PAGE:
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Nothing to Declare: A Novel
Look at Jesse, a good-guy restaurant owner who’s got his life exactly how he wants it. Flash L.A. bistro, spiffy BMW, all-white condo overlooking the ocean. Then, boom, he receives a bombshell. He’s been named next of kin to Marty, the wild man and con artist who used to be his best friend. Never mind that they haven’t had a civil word in twenty years. Suddenly, Jesse’s forced to reckon with the past he’s been running from for more than two decades. Between a long ago love triangle, a road trip that leads from New England to Indonesia, and the voice of Marty, who may be dead but can’t shut up, Jesse’s got a lot to handle. It’s easy to get stuck on what really went down in the turbulent 1970s, when Jesse and his friends were smashing every rule in sight. To move forward, Jesse needs to figure out not just who he was but who he wants to be from now on. It’s hard to be a good guy all the time. As Marty liked to say, “I don’t trust anybody’s politics until I’ve seen him dance.”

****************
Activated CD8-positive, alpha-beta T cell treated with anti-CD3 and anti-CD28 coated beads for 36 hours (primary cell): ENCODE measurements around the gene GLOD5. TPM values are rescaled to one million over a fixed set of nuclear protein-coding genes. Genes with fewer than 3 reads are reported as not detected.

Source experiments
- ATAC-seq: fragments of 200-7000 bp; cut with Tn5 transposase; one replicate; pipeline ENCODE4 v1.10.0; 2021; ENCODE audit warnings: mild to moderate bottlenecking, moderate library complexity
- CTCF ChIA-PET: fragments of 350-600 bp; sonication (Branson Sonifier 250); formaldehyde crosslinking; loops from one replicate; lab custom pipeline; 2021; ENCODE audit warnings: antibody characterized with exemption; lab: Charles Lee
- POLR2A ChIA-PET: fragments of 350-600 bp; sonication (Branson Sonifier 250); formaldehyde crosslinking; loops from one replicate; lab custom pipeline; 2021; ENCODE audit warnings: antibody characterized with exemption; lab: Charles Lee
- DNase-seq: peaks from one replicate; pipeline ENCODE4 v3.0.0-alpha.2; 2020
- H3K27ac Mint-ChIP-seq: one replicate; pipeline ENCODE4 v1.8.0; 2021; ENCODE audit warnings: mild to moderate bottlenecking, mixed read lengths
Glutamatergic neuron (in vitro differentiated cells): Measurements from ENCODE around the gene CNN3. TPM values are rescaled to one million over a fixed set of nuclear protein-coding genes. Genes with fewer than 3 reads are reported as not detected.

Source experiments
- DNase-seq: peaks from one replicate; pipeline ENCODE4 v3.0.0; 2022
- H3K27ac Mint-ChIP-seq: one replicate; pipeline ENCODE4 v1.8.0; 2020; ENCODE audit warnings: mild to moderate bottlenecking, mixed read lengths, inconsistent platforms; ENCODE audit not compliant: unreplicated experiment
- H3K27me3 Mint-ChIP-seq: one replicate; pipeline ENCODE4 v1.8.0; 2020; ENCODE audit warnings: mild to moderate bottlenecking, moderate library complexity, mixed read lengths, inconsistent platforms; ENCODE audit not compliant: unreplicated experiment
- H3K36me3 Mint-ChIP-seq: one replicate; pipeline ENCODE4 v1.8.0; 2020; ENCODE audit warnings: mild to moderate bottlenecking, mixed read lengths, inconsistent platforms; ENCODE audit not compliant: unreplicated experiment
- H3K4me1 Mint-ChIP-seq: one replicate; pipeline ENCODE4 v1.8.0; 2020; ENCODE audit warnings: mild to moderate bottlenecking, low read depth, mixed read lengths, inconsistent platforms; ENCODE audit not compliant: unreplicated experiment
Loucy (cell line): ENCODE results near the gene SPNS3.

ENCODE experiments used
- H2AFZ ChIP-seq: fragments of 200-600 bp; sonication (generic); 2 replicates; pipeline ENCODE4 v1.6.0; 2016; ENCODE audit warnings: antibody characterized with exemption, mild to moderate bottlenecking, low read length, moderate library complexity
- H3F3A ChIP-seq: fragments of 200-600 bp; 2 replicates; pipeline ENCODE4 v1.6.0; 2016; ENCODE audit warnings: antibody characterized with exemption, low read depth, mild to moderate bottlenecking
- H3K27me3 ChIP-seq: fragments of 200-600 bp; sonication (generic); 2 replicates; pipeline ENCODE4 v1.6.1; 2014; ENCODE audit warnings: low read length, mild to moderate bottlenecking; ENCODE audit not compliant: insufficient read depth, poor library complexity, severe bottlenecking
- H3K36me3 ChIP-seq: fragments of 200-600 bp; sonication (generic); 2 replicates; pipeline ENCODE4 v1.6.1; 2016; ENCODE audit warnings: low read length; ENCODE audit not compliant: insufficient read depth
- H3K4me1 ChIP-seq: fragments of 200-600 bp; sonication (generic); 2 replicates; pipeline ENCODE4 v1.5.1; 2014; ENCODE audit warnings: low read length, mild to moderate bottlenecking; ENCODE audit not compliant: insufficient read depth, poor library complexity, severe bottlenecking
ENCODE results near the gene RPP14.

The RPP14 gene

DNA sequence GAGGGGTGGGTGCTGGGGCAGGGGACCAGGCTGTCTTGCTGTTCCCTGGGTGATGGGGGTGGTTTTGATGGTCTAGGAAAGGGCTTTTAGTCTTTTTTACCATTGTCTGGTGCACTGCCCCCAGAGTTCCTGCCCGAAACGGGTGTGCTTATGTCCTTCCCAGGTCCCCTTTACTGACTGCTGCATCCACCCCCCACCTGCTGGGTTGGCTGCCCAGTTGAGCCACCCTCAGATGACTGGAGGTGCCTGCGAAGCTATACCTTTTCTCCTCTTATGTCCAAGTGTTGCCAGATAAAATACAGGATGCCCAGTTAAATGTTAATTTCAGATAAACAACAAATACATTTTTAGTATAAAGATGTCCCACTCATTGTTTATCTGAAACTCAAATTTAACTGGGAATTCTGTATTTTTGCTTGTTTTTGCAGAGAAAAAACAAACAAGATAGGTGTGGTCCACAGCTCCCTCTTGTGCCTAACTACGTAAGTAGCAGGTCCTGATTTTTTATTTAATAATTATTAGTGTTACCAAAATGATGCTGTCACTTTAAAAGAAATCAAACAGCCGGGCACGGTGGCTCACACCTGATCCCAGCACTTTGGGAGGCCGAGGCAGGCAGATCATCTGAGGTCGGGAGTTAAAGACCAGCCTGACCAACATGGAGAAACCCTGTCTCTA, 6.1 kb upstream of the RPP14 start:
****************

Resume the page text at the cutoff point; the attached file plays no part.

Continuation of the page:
An unexpected inheritance forces a reckoning with the past in Ravin’s calculated debut. In 1990, 30-something restaurateur Jesse Kerf learns he has been listed as next of kin for his former best friend Marty Balakian, despite having not spoken to him for years. He travels from Los Angeles to New Hampshire, where a lawyer explains Marty left him more than $8 million from his enterprise selling term papers to college students. The narration flashes back to spring 1973, when Jesse, then a desultory art student, and Marty impetuously move from Boston to Santa Cruz, Calif., where their attention is drawn to war protests, feminist demonstrations, and women on nude beaches. Their lives become complicated after Jesse meets VW-driving Emily Savonne at the end of the year; they date until the following summer, after she forms a triad with Marty and his girlfriend, Isabel Lantana. When Emily and Marty flee to Indonesia, a jilted Isabel launches a short affair with Jesse, but Marty’s return and ambitious plan for a clothing store has serious repercussions. While the plot can feel a little mechanical, Ravin adds a nice touch with snippets of narration from the deceased Marty. Readers with memories of the hippie dream will appreciate this rumination. (Self-published)